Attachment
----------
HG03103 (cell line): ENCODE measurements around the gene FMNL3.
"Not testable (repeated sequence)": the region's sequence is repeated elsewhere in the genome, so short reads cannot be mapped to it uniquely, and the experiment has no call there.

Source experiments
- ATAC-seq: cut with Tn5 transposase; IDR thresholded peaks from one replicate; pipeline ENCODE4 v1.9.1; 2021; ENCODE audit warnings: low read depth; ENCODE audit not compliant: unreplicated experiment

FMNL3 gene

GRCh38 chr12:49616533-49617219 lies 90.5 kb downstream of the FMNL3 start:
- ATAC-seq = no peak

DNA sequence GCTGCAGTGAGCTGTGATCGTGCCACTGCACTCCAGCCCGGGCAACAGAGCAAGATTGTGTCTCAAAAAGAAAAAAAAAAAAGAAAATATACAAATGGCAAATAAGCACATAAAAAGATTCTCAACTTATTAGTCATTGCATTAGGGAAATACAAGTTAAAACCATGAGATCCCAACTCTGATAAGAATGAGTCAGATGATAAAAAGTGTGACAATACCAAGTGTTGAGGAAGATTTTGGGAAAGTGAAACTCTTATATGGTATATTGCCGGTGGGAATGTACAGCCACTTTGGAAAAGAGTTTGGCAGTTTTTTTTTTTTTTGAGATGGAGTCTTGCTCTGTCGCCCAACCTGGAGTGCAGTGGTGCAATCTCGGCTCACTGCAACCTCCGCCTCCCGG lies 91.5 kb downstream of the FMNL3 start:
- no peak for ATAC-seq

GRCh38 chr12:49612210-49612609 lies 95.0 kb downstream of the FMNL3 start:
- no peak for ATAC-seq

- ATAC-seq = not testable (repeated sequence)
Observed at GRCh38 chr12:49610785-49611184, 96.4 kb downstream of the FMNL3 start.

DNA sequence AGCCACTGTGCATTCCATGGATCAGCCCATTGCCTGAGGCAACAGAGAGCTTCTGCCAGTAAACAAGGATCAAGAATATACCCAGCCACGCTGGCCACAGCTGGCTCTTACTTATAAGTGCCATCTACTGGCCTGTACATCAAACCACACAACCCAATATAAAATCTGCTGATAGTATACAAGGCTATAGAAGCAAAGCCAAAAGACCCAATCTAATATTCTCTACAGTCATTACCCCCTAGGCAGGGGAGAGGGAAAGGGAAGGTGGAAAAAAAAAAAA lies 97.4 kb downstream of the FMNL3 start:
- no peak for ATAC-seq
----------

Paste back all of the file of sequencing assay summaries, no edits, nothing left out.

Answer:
HG03103 (cell line): ENCODE measurements around the gene FMNL3.
"Not testable (repeated sequence)": the region's sequence is repeated elsewhere in the genome, so short reads cannot be mapped to it uniquely, and the experiment has no call there.

Source experiments
- ATAC-seq: cut with Tn5 transposase; IDR thresholded peaks from one replicate; pipeline ENCODE4 v1.9.1; 2021; ENCODE audit warnings: low read depth; ENCODE audit not compliant: unreplicated experiment

FMNL3 gene

GRCh38 chr12:49616533-49617219 lies 90.5 kb downstream of the FMNL3 start:
- ATAC-seq = no peak

DNA sequence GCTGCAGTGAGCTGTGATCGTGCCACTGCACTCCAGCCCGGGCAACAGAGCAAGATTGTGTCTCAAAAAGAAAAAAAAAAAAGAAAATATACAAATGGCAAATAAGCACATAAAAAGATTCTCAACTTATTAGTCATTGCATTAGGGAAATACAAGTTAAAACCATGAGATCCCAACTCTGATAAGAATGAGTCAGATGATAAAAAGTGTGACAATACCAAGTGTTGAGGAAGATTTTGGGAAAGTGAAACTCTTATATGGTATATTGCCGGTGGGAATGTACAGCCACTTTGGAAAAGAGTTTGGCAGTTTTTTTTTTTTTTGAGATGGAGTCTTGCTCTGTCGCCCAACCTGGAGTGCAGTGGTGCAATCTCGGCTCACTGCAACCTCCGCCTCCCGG lies 91.5 kb downstream of the FMNL3 start:
- no peak for ATAC-seq

GRCh38 chr12:49612210-49612609 lies 95.0 kb downstream of the FMNL3 start:
- no peak for ATAC-seq

- ATAC-seq = not testable (repeated sequence)
Observed at GRCh38 chr12:49610785-49611184, 96.4 kb downstream of the FMNL3 start.

DNA sequence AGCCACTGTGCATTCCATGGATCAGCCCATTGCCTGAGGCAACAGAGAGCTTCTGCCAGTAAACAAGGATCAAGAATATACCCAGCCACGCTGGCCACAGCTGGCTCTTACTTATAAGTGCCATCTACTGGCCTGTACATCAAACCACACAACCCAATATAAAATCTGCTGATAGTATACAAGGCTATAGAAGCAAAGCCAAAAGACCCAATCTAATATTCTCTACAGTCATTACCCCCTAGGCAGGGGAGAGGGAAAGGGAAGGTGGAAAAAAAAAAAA lies 97.4 kb downstream of the FMNL3 start:
- no peak for ATAC-seq